Telehealth use in rural and remote health practitioner education an integrative review.pdf (2.86 MB)
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Telehealth use in rural and remote health practitioner education: An integrative review

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journal contribution
posted on 20.09.2022, 23:02 authored by Pauline CallejaPauline Calleja, Susan Wilkes, Melinda Spencer, Steven Woodbridge
Introduction: For rural and remote clinicians, quality education is often difficult to access because of geographic isolation, travel, time, expense constraints and lack of an onsite educator. The aims of this integrative review were to examine what telehealth education is available to rural practitioners, evaluate the existence and characteristics of telehealth education for rural staff, evaluate current telehealth education models, establish the quality of education provided through telehealth along with the facilitators or enablers of a successful service and develop recommendations for supporting and developing an education model for rural and remote health practitioners through telehealth. Methods: An integrative review was conducted following the five-stage integrative review process. Searches were conducted in the electronic databases CINAHL, Medline, Nursing & Allied Health (Proquest), PubMed, Johanna Briggs Institute Evidence Based Practice (JBI EBP) and Embase. Results: Initial searches revealed more than 7000 articles; final inclusion and exclusion criteria refined results to 60 articles to be included in this review. Included articles were original research, case studies, reviews or randomised controlled studies. Countries of origin were countries in North and Central America, the UK, Europe, and Africa, and Australia and India. One issue noted with this review was classifying rural and remote; contexts used included rural, remote, regional, isolated, peripheral, native communities and outer regional or inner regional. Sample sizes in the studies ranged from 20 to more than 1000 participants, covering a broad range of health education topics. Delivery was mostly by a didactic approach and case presentations. Some included a mix of videoconferencing with face-to-face sessions. Overall, telehealth education was well received, with participants reporting mostly positive outcomes as signified by feeling less isolated and more supported. One interesting result was that quality in telehealth education is poorly established as there appears to be no definitions or consensus on what constitutes quality in the delivery of telehealth education. Very few studies formally tested increase in skill or knowledge, which is usual with professional development programs that do not result in further qualifications. For those that did assess these, formal knowledge and skills assessment indicated that telehealth using videoconferencing is comparable to face-to-face training with significant benefits related to travel reduction and therefore cost. Recommendations were difficult to synthesise because of the broad issues uncovered and lack of quality in many of the studies. Conclusion: The applications for telehealth are still evolving, with some applications having poor evidence to support use. Overall, telehealth education is well received and supported, with positives far outweighing negatives. Anything that can improve connection with a community and decrease isolation experienced by rural clinicians can only be beneficial. However, further planning and evaluation of the quality of delivery of telehealth education and addressing how education outcomes can be measured needs to be addressed in this widely growing area of telehealth.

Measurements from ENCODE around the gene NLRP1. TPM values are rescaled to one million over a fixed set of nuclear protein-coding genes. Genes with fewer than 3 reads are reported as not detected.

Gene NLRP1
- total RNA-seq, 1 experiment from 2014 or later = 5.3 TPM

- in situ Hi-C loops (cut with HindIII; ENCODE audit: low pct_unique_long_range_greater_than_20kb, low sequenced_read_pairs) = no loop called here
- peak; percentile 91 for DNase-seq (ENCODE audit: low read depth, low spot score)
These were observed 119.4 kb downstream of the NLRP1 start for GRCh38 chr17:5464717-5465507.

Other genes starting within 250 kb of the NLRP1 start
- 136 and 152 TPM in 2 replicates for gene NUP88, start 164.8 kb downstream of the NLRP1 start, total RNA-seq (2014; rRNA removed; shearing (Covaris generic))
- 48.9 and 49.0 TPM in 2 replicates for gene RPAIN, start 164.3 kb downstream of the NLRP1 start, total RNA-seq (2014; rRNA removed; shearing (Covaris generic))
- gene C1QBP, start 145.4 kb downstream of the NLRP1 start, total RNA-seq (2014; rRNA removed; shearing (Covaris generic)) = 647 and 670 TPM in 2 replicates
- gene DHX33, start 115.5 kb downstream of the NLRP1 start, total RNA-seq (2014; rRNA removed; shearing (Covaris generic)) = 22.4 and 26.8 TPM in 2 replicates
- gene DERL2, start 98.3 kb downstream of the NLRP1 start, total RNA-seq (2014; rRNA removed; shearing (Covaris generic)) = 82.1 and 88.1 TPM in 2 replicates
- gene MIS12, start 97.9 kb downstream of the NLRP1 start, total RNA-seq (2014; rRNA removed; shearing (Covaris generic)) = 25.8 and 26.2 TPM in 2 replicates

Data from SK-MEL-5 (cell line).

History

Volume

22

Issue

1

Start Page

1

End Page

13

Number of Pages

13

eISSN

1445-6354

ISSN

1445-6354

Publisher

James Cook University

Additional Rights

CC BY 4.0

Language

eng

Peer Reviewed

Yes

Open Access

Yes

Acceptance Date

16/09/2021

External Author Affiliations

Retrieval Services Queensland; Griffith University

Era Eligible

Yes

Medium

Print-Electronic

Journal

Rural and Remote Health

Article Number

6467